Neoadjuvant chemotherapy (NAC) is considered the standard treatment for muscle-invasive bladder cancer (MIBC). However, its overall survival benefit is limited and toxicity is significant; hence, NAC has not been adopted universally.
To systematically evaluate whether biomarkers can guide the administration of perioperative chemotherapy in MIBC patients.
A systematic search of the PubMed database was performed according to the Preferred Reporting Items for Systematic Reviews and Meta-analyses (PRISMA). In total, 215 papers were screened and 22 were selected to assess the potential clinical value of circulating tumor cells (CTCs) and cell-free DNA (cfDNA) in selecting MIBC patients for perioperative chemotherapy.
We found that the presence of one or more CTCs before radical cystectomy, as determined by the CellSearch technique, is a robust marker for poor recurrence-free and overall survival. Consequently, whether NAC can be withheld in patients without the presence of CTCs is a subject of ongoing investigation. Studies investigating various approaches to detect cfDNA showed that cfDNA is present in the blood of MIBC patients, but varying results on its prognostic value have been reported. Successful cfDNA-based approaches are likely to encompass at least a multitude of genes using next-generation sequencing, as there are generally few hotspot somatic mutations in MIBC.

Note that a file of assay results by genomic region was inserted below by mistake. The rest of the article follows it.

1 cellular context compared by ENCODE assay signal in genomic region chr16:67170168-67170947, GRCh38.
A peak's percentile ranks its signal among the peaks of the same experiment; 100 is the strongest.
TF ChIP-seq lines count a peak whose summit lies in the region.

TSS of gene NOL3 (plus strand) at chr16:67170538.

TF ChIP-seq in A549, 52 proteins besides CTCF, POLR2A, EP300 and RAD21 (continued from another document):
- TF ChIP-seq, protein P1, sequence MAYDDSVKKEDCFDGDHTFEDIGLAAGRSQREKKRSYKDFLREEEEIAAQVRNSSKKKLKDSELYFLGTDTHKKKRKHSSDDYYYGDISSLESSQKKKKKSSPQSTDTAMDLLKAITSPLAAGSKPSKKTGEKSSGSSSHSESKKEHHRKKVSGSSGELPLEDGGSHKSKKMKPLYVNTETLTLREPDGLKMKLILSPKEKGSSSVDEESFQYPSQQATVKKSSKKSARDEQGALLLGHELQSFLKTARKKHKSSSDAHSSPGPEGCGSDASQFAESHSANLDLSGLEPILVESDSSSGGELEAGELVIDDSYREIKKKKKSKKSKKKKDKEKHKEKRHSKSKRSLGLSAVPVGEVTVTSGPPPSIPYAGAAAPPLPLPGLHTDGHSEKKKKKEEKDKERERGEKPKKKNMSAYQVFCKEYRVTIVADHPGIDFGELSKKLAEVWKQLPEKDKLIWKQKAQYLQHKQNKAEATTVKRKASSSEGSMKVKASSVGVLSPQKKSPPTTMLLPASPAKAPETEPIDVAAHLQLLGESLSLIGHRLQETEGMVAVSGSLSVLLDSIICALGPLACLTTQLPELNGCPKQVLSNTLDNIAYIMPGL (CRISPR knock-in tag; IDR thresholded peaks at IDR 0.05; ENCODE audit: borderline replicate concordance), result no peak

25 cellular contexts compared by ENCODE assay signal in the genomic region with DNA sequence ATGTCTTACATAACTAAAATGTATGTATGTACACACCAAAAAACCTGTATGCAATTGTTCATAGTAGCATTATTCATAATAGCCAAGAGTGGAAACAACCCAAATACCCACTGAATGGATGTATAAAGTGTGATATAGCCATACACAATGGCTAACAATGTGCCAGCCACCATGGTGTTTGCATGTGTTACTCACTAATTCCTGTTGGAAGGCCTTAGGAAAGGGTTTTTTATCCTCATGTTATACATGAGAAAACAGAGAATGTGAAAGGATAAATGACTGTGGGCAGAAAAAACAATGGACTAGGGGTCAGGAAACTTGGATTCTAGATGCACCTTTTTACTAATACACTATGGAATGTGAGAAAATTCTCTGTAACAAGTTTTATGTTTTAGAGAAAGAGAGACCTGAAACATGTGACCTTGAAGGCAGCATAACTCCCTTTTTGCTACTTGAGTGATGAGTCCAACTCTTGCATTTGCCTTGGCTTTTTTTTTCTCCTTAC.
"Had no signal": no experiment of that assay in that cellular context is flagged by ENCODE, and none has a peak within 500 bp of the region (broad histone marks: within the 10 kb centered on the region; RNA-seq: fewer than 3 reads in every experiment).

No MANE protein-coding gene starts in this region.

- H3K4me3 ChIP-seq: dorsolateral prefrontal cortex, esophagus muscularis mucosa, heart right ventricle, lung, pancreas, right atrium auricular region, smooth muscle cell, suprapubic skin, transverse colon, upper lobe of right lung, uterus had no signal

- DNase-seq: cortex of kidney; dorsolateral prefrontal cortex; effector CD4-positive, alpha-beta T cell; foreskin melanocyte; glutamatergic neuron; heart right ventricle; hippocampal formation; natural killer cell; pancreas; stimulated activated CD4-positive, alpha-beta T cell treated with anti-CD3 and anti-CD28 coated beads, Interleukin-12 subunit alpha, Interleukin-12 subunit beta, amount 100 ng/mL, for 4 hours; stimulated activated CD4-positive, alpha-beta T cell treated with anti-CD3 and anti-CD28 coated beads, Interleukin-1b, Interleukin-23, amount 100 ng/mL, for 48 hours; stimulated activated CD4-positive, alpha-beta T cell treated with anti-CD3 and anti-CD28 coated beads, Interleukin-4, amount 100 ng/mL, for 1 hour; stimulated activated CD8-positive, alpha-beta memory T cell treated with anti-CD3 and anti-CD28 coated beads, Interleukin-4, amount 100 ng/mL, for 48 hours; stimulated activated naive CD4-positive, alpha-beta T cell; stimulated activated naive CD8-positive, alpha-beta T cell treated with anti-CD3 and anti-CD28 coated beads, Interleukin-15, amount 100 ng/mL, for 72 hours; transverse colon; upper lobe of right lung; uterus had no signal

Liquid biopsies hold promise in selecting MIBC patients for perioperative chemotherapy, but instead of more proof-of-principle studies, prospective studies investigating true clinical applicability for treatment decision making are urgently needed.
Liquid biopsies appear to be a promising tool to guide the administration of chemotherapy in patients with muscle-invasive bladder cancer; however, the optimal way to implement these remains to be determined.
European urology oncology. 2020 Feb 11 [Epub ahead of print]
Ingeborg E de Kruijff, Nick Beije, John W M Martens, Ronald de Wit, Joost L Boormans, Stefan Sleijfer
Department of Medical Oncology and Cancer Genomics Netherlands, Erasmus MC Cancer Institute, Erasmus University Medical Center, Rotterdam, The Netherlands. Electronic address: ., Department of Medical Oncology and Cancer Genomics Netherlands, Erasmus MC Cancer Institute, Erasmus University Medical Center, Rotterdam, The Netherlands., Department of Urology, Erasmus MC Cancer Institute, Erasmus University Medical Center, Rotterdam, The Netherlands.